There can be conflict between our national culture and our economic system. We can be confronted with two conflicting ideas of how the world is, how we should relate to people and what we should be trying to achieve. In fact, we should see the economic and social as two intertwined parts of a single cultural system. If the two are in conflict, the system is not coherent and the community is thrown into a state of distress…Governments, employers and family don’t make the choices we think they should. It breeds distrust, disillusionment, insecurity and fear…
It is a manifestation of this much larger task of reuniting our economic and social systems…The reasons for arguing with economic rationalists goes well beyond taking them down a peg. The first step in reintegrating our economic and social systems is to have a way of talking about them. We have to have a single framework that encompasses both sets of issues (Edwards, 2002 pp 152-53).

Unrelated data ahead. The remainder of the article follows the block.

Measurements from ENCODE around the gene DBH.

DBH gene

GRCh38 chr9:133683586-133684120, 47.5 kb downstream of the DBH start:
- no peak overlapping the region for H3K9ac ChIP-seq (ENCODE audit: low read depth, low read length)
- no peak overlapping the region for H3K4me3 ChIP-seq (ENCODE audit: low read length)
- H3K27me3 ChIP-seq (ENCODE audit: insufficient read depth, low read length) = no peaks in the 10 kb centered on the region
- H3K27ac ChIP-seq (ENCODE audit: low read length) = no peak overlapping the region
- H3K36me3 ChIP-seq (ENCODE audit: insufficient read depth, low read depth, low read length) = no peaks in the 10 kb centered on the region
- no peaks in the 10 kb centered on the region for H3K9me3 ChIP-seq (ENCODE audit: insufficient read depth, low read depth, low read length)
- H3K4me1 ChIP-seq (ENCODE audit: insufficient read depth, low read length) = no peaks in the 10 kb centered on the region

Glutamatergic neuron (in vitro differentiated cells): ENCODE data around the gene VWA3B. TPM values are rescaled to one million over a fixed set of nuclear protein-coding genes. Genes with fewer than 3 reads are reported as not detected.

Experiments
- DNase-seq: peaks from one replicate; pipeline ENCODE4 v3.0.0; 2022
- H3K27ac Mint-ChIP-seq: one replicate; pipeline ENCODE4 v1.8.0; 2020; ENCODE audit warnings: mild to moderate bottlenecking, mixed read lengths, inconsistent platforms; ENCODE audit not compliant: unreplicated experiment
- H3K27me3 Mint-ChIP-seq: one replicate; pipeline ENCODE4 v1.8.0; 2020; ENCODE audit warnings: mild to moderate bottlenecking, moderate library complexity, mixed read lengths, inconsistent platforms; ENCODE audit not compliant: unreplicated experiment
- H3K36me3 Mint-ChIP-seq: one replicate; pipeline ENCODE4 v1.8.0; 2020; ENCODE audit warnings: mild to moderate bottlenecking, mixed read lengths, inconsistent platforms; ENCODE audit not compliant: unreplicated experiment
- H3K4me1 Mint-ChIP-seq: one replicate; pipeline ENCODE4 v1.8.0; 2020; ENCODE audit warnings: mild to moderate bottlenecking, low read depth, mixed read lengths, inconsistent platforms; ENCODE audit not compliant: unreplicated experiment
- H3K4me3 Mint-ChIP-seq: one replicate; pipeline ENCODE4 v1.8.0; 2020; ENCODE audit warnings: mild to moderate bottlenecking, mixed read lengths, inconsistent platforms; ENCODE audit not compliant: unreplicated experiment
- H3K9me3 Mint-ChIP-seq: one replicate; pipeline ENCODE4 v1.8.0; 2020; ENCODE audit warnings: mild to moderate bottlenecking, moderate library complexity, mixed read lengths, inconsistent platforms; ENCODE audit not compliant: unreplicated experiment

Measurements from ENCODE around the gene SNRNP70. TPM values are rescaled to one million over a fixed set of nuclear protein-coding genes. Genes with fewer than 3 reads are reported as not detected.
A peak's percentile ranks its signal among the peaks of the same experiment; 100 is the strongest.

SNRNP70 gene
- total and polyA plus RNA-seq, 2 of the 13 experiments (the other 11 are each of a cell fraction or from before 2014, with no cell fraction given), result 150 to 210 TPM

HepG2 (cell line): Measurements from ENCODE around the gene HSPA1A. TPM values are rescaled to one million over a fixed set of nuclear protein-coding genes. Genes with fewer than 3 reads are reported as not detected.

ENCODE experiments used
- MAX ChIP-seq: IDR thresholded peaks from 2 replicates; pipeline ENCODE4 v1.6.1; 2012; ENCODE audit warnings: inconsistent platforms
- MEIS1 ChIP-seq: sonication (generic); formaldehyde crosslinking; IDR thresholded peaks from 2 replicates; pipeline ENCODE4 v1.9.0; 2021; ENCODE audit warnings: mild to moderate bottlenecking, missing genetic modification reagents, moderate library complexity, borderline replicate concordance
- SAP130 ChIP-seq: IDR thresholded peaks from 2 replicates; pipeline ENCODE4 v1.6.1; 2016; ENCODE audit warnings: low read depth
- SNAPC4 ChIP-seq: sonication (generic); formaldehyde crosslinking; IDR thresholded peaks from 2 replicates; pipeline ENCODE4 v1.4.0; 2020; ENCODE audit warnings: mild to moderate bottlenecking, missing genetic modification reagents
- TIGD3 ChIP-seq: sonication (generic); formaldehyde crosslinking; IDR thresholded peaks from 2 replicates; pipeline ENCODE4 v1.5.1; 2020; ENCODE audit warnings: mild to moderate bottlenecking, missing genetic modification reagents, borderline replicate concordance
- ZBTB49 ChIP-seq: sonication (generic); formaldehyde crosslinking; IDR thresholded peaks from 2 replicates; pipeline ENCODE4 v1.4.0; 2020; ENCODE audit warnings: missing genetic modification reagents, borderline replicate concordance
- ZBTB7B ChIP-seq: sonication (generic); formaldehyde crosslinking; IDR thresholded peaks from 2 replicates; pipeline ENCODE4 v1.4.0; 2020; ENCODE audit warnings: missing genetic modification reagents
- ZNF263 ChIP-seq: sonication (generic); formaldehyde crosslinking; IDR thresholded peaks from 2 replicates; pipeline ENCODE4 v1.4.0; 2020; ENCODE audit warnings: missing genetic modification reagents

It is clear that the discourse of economic rationalism is still the dominant discourse in the workplace and that leaders and workers have been conscripted to perform within the tight bounds of this hegemony. This is despite the paradigmatic shifts occurring in society framed by the interrelationships between knowledge production as the main driver of growth and wealth creation, globalisation and deepening concerns about our world’s environmental sustainability.
I argue that oppositional language and the pitting of one deeply held worldview against another will not lead to resolving the underlying problems of the world or the workplace. Rather, space for conversations to surface underlying assumptions is required in order to find ways of integrating our economic and social systems in every layer of society, including the workplace. Perkins’s language of peace metaphor confirms that that there are always other lenses to view the world through, not just the one that hegemony prefers and privileges. It also provides the framework to begin this important work.
Bragdon, J. H. (2006). Profit for life, how capitalism excels: case studies in Living Asset Management. Cambridge, MA: Society for Organization Learning Inc.